Tuesday, February 25, 2014

From Colorado to DC, Learning About Education Means Stepping Outside the Classroom

I was born and raised in FortCollins, Colorado, across the country, seventeen hundred miles away from DC. My childhood was lived on a college campus. My dad is a college professor. I went to preschool on campus, spent school holidays in lecture halls and learned how to organize engineering exams as soon as I learned the alphabet by laying in the living room with hundreds of papers surrounding my dad, sister and I…alphabetically by last name, and then first.
The importance of education has always been a huge part of my life, it was assumed early on that I would attend and finish college, and it was this way with most of the people that attended grade school to high school with me. The dropout rate of the school district I attended was only approximately 4.1%.
This is an exceptional statistic that does not mirror the rest of the country, or even state. I started to get into journalism in High School because it let me explore out of the bubble in which I was living. The bubble in which education was the norm, middle-income peers were all around me and tree-and- flower beds lined most streets. While writing on my high school newspaper, I finally had a reason to explore past all this, to tell stories behind what most see. Everyone has a story, and most don’t get told.
          One of these stories I learned through writing is that the city I thought I knew so well, had a second face that was rarely talked about. According to the 2009 census, over 25% of Fort Collins residents live below poverty line. It took me until I was 18 years old to learn that statistic, and many live in Fort Collins their whole lives without truly understanding the challenging aspects of the town. Sure there are great organizations working to help families struggling, but public awareness of the poverty level seems virtually absent.
      I then went to college in Fort Collins for Communication Studies and I made it a goal that I would use the writing, digital media and outreach skills I was learning in the classroom, out of the classroom to help those that need a voice. When my dad started a project in DC for work, it was astounding to me to learn that our nation’s capital of Washington, D.C. had the highest rate of high school dropouts in the nation, at almost 60%. And, in all the media coverage of the area, political news overwhelms public perception about the area and the education and poverty levels aren’t given close to enough national attention. It didn’t seem right to me.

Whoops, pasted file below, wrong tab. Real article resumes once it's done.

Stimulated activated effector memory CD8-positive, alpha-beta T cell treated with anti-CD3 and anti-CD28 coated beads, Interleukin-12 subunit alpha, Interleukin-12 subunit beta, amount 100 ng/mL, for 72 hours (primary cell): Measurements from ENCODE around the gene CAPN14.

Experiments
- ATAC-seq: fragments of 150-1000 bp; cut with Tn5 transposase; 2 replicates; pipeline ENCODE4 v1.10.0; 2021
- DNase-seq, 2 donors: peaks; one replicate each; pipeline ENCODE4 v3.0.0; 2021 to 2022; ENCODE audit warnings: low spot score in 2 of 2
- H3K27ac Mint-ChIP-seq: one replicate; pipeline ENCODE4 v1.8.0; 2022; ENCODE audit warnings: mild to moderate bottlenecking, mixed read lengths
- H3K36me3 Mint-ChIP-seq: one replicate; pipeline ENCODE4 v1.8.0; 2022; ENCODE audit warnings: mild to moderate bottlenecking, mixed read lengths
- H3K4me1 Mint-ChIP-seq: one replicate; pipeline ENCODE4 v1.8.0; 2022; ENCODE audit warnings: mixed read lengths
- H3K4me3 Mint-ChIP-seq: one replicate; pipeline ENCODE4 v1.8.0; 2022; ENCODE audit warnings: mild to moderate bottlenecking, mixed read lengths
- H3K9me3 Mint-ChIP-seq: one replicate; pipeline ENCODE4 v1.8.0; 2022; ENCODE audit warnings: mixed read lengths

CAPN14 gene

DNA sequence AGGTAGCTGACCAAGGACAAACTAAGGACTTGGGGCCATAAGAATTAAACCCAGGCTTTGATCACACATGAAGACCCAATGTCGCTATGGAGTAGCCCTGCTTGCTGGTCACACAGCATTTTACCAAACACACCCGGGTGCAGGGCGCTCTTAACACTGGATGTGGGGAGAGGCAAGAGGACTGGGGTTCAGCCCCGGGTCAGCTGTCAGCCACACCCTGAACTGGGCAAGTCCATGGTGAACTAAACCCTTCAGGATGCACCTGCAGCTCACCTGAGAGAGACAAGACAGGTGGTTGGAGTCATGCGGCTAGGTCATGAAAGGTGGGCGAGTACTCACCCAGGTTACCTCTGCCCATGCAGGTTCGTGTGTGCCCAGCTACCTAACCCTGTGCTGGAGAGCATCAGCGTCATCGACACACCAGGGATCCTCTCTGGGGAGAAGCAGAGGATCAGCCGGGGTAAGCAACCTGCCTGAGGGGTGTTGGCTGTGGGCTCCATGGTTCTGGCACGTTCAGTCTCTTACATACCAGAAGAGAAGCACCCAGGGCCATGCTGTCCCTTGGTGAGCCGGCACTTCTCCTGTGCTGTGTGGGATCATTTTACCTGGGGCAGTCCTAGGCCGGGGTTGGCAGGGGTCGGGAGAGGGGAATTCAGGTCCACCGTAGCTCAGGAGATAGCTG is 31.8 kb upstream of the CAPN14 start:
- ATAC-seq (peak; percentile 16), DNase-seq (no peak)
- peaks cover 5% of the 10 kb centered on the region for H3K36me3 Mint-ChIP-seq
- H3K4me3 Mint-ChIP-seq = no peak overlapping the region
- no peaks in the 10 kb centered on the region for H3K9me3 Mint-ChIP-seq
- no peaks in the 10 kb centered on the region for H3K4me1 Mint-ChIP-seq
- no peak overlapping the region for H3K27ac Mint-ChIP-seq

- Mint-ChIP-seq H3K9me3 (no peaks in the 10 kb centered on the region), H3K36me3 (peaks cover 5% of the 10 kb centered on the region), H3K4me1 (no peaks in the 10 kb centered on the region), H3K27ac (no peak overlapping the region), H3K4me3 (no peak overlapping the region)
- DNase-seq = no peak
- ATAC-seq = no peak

I had a hard time focusing in my classes on just textbook work. I would write all my papers on literacy in America, dropout rates around the nation, and economic disparities around me. National Public Radio did an extensive series on how the economy is affected by just this. The series originated with WAMU, the leading public radio station in the greater Washington, DC area by education and poverty Special Correspondent Kavitha Cardoza. Her article "Adding Up The Cost Of Low Literacy Among Adults"  drew me to The Hope. Her story later became a full documentary series called "Breaking Ground".
        I decided it was time I take a break from schooling and further understand my passion for community development and education communication. I learned about Academy of Hope through the NPR piece. I now am working on putting students and teachers stories on the blog, social media coverage, data input and anything else AoH needs help with. I am truly excited and humbled to be able to learn about such an amazing organization that is giving students their own voice, to tell their own story, everyday.

- Mary Willson, Communication and Data Intern 

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